Kenny graduated with a Bachelor of Science (Honours), majoring in biology and geography in 2011. As part of his undergraduate degree, Kenny went on a series of incredible research field trips, including a trip to the Mekong River (Asia).
He completed his PhD in 2017, where he examined the human impacts on model species on the Great Barrier Reef. In order to understand the ecosystems he was studying, Kenny regularly conducted seasonal field trips to One Tree Island and Heron Island on the Great Barrier Reef.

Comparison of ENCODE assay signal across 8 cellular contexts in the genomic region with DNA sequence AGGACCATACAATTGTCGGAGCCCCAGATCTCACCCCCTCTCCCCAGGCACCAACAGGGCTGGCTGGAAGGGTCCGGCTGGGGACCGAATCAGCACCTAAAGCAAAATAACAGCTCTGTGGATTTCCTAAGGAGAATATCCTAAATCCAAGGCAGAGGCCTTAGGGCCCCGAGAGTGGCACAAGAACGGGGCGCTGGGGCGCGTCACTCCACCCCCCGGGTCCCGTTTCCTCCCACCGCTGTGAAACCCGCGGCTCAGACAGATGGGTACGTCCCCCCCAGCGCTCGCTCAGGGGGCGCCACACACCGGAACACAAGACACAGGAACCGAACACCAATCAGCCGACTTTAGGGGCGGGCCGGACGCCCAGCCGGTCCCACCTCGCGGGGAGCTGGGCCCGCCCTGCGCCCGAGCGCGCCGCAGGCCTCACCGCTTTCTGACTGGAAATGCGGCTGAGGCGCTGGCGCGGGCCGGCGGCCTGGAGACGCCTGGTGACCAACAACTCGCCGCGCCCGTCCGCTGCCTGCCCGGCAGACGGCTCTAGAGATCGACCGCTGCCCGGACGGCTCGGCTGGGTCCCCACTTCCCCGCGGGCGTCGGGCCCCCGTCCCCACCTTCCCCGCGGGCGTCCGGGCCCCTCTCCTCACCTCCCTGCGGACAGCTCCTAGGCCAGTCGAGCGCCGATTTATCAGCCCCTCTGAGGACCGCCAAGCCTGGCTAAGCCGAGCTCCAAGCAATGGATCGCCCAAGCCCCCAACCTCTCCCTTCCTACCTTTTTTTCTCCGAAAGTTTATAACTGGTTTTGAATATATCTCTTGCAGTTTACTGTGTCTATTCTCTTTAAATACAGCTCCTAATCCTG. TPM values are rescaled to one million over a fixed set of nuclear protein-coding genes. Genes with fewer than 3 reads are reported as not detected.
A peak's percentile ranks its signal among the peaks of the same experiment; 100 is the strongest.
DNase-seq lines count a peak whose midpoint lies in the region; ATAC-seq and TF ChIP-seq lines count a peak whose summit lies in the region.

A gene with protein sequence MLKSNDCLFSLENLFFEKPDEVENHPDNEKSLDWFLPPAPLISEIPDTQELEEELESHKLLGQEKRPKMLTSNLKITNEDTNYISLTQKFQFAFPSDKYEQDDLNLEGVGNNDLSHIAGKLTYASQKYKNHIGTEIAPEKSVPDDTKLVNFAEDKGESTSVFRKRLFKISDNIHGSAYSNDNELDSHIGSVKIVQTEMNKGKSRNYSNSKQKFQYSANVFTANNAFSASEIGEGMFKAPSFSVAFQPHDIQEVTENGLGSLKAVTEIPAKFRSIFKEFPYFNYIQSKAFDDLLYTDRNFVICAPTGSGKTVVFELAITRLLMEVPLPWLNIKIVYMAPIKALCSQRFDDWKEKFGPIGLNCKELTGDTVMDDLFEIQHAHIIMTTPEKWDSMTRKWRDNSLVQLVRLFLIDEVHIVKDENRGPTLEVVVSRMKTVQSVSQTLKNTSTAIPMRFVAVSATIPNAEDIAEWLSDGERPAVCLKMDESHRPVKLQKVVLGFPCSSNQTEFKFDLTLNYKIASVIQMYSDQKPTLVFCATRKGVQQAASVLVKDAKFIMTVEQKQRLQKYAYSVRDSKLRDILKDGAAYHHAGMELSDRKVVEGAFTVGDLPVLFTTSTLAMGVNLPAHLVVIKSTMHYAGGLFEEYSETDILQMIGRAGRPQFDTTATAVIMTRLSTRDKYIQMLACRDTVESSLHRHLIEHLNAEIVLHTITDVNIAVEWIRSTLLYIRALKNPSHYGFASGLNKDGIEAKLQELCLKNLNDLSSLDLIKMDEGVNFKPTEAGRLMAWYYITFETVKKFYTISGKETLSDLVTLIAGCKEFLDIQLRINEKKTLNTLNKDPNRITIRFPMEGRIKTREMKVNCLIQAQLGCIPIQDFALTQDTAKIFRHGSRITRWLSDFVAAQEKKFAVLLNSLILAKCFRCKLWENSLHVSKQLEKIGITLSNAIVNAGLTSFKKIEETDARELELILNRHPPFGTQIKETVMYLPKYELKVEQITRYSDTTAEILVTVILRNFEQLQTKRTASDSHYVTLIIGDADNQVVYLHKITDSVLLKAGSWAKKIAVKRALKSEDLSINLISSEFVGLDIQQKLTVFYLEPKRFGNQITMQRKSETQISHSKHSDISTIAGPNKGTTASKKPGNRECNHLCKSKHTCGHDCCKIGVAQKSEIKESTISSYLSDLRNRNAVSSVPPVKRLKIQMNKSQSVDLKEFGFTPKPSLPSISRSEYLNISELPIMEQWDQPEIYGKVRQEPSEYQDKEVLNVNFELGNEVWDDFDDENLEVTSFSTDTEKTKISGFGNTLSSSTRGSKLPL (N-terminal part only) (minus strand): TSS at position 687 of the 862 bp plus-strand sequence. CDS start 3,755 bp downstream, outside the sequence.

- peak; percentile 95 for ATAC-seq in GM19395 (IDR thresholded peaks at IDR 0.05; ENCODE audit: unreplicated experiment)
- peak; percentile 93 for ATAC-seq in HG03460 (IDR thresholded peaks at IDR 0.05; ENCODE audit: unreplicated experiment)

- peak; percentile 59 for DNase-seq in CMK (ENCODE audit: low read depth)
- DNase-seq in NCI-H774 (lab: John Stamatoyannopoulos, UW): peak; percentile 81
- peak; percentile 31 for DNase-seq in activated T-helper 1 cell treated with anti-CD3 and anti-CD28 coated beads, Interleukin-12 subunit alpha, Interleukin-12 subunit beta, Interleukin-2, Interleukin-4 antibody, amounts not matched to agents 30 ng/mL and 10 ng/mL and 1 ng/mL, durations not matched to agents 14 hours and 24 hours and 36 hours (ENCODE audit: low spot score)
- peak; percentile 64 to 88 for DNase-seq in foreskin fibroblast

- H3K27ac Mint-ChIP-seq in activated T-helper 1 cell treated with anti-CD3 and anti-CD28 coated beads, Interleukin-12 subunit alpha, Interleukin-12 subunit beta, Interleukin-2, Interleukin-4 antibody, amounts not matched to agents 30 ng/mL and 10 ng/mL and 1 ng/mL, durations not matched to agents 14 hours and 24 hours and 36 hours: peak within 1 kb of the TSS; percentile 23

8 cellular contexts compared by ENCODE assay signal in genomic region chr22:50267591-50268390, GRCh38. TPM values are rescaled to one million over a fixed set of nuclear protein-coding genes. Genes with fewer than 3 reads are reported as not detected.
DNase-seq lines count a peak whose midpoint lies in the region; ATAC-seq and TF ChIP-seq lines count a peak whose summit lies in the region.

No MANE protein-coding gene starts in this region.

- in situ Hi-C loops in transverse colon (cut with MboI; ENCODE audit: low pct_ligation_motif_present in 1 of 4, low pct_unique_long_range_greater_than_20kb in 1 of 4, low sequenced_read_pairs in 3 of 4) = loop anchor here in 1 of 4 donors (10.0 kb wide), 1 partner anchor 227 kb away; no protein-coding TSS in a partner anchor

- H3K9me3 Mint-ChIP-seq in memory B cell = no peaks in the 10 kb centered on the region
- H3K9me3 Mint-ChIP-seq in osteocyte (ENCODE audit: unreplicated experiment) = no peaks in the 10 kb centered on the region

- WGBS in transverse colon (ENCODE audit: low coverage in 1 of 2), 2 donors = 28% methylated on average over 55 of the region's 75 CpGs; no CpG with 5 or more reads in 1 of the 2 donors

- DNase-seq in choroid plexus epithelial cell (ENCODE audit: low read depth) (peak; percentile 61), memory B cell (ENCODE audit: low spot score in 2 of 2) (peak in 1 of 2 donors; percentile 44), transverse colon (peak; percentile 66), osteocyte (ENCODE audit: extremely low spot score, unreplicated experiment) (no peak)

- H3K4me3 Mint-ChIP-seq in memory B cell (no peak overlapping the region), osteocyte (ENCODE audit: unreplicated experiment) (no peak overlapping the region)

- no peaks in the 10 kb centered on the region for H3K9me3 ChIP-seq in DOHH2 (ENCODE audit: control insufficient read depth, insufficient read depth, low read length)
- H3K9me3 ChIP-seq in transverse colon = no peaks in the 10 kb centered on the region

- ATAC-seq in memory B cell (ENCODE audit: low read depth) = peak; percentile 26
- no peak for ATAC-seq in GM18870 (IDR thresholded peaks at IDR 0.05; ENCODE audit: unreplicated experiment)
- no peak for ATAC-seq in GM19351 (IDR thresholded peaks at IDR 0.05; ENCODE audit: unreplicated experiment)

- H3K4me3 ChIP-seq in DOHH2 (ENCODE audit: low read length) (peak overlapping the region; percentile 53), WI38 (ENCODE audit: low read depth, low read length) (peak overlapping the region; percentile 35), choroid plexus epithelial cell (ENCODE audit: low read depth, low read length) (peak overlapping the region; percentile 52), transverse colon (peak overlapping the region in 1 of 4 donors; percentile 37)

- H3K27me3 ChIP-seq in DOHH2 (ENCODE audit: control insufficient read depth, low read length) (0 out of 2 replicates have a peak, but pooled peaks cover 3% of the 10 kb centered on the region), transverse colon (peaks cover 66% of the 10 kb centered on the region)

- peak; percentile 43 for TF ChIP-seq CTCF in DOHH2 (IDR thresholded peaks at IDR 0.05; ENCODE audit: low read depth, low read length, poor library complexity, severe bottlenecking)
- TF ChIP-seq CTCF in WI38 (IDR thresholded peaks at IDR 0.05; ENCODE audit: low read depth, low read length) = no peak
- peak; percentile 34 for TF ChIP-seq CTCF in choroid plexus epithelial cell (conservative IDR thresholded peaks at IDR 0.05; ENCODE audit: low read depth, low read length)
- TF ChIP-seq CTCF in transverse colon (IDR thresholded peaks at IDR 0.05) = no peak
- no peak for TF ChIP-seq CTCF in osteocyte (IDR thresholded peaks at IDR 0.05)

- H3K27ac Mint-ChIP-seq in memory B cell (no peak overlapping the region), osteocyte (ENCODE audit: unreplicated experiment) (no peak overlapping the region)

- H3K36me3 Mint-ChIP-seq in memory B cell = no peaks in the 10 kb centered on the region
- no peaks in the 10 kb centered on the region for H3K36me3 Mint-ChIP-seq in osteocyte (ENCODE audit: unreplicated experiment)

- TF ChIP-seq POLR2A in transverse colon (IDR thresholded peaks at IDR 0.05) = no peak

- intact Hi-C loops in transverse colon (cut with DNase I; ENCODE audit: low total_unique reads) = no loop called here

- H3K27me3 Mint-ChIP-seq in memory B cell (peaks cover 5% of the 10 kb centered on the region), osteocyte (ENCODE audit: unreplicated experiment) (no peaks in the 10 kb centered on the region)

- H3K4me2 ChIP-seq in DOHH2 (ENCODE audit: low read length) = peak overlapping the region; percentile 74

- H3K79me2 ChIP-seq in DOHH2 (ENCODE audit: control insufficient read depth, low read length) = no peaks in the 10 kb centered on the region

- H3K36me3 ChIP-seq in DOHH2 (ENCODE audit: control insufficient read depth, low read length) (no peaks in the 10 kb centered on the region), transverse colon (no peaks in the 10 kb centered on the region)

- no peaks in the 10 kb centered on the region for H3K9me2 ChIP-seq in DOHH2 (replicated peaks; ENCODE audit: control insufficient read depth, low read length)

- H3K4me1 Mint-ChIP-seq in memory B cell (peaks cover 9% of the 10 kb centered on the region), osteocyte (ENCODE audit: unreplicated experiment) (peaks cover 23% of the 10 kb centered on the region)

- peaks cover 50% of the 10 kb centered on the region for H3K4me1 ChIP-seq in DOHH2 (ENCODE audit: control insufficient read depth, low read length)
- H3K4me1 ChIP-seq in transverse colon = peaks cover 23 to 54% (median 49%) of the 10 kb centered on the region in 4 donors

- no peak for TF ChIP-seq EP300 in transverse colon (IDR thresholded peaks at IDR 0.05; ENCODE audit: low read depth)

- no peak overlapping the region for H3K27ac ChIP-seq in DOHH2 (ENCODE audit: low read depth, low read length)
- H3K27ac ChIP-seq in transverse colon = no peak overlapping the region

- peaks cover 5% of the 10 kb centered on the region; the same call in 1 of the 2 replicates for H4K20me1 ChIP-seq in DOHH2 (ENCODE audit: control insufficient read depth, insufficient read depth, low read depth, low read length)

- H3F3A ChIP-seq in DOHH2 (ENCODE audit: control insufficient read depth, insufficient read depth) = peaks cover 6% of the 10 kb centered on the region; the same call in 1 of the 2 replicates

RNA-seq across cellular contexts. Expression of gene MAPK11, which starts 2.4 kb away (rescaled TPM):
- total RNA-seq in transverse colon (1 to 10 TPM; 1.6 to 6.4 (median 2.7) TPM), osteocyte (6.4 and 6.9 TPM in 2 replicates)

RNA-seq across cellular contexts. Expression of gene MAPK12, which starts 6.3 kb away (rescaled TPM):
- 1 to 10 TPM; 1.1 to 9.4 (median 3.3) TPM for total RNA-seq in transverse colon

He also had the opportunity to teach undergraduate courses, in zoology, animal ecological physiology, and coral reef biology.
“I am driven by the fundamental desire to understand anthropogenic impacts on marine ecosystems, and to facilitate management in a rapidly depleting ocean.
"My research is focused on coral reef ecosystem function (namely on the Great Barrier Reef), and human-driven shifts in ecosystem dynamics.
“My key interest is in marine invertebrates – 'less-charismatic' marine organisms. They are poorly represented compared to more conventional reef species like fish and corals, but are highly important in ecosystem functions and the services they provide.
"For example, their population significantly impacts ecosystem dynamics (e.g. the crown-of-thorns starfish) and they also have a direct commerical importance (e.g. sea cucumber fisheries; trepang), and ”